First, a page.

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Acer K10 Pico-Projector with LED technology

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March 2, 2009

March 3, 2009 Acer today showed its new K10 pico-projector, the first Acer projector to use LED lamp technology. Weighing a fraction over half a kilogram (0.55 kg / 1.21 lbs.) and measuring just 127x122 mm, the K10 pico-projector is one of the smallest and lightest projectors on the market today, making it the ideal companion for mobile users. While all Acer projectors are based on DLP, a technology that offers enhanced contrast, sharpness and image vividness, the new K10 pico-projector combines DLP technology with LED lamp technology, taking picture quality to a new level.

LED technology offers several benefits over traditional lamps. First of all, lamp replacement is virtually unnecessary as LED lifetime lasts up to 20,000 hours; plus, there are no breakable filaments or tubes, increasing durability. As a result the K10 pico-projector ensures exceptional reliability and great savings. Combined with DLP, LED lamp technology delivers better color saturation and contrast performance.

Finally, and of particular interest to Acer’s continued drive to offer greener, more environmentally friendly products, LED lamp technology does not contain hazardous substances such as mercury or halogen gases and compared to a traditional lamp can reduce power consumption up to 30%. The auto-shutdown feature helps reduce electricity consumption and save costs by shutting down the projector after a user-defined period without reception of any input signal. The K10 pico-projector also adds practicality to Acer Notebook users, since their Acer Notebook power adapter may also be used for the projector.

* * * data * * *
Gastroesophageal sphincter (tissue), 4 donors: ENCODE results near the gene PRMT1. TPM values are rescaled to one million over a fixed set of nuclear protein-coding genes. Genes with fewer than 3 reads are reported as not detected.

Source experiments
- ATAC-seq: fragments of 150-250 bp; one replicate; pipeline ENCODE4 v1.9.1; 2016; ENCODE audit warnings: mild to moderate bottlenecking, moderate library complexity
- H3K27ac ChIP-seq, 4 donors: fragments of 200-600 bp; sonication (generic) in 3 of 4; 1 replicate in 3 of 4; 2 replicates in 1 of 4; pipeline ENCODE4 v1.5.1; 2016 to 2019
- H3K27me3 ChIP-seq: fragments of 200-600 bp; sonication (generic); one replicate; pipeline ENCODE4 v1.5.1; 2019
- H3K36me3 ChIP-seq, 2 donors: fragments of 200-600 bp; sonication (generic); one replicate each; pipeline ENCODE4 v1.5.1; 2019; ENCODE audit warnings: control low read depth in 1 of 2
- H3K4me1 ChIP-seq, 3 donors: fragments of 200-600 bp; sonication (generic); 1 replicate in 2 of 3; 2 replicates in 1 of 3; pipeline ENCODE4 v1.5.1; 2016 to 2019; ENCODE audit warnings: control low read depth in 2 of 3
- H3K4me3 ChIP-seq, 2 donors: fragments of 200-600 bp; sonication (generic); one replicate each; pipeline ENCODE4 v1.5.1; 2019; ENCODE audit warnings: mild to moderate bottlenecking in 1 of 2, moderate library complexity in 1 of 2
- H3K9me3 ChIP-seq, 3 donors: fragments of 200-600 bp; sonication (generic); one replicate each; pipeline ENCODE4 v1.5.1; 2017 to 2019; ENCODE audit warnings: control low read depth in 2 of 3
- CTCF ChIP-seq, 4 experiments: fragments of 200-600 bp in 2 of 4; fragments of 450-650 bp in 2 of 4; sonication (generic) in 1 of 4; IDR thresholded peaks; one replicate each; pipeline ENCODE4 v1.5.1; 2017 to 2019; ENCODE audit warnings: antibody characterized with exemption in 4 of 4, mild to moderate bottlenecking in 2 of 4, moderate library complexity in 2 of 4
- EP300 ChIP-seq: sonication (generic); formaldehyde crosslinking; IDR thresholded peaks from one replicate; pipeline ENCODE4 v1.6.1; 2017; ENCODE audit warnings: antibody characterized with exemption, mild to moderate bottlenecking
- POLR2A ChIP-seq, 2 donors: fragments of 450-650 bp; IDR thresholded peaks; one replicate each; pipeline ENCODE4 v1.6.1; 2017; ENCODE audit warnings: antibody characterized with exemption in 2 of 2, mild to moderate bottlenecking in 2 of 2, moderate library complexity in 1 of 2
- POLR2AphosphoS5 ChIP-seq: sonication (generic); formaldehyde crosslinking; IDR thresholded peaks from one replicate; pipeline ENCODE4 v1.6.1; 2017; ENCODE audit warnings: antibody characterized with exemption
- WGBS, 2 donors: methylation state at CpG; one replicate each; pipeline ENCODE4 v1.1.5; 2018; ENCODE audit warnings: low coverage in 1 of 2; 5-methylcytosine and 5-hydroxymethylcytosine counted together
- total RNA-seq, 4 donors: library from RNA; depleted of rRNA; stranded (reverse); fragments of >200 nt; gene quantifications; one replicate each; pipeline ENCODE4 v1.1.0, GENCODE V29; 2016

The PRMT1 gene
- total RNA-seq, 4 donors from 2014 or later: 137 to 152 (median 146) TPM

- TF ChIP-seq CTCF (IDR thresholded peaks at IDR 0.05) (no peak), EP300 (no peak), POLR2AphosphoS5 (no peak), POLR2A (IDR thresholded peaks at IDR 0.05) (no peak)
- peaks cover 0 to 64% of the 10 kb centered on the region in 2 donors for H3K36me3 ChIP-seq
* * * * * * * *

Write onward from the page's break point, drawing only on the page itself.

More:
Despite its compact size, the K10 pico-projector offers great performance. The tiny projector provides 100 ANSI Lumens for clear and detailed images up to 60 inches diagonal while a contrast ratio of 1000:1 ensures crystal clear, vibrant projections. On top, the Acer SmartFormat technology ensures support for both 4:3 displays and widescreens and takes away any worry users may have of having to adjust the resolution of their wide-format notebook.

Support for manual (up to 40 degrees vertical) and auto Keystone correction tweaks the pointing up or pointing down effect, so that the audience can view a rectangular image rather than a trapezoidal one and makes the K10 pico-projector the ideal projector for smaller environments.

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About the Author
Mike Hanlon Mike grew up thinking he would become a mathematician, accidentally started motorcycle racing, got a job writing road tests for a motorcycle magazine while at university, and became a writer. As a travelling photojournalist during his early career, his work was published in a dozen languages across 20+ countries. He went on to edit or manage over 50 print publications, with target audiences ranging from pensioners to plumbers, many different sports, many car and motorcycle magazines, with many more in the fields of communication - narrow subject magazines on topics such as advertising, marketing, visual communications, design, presentation and direct marketing. Then came the internet and Mike managed internet projects for Australia's largest multimedia company, Telstra.com.au (Australia's largest Telco), Seek.com.au (Australia's largest employment site), top100.com.au, hitwise.com, and a dozen other internet start-ups before founding Gizmag in 2002. Now he writes and thinks. All articles by Mike Hanlon
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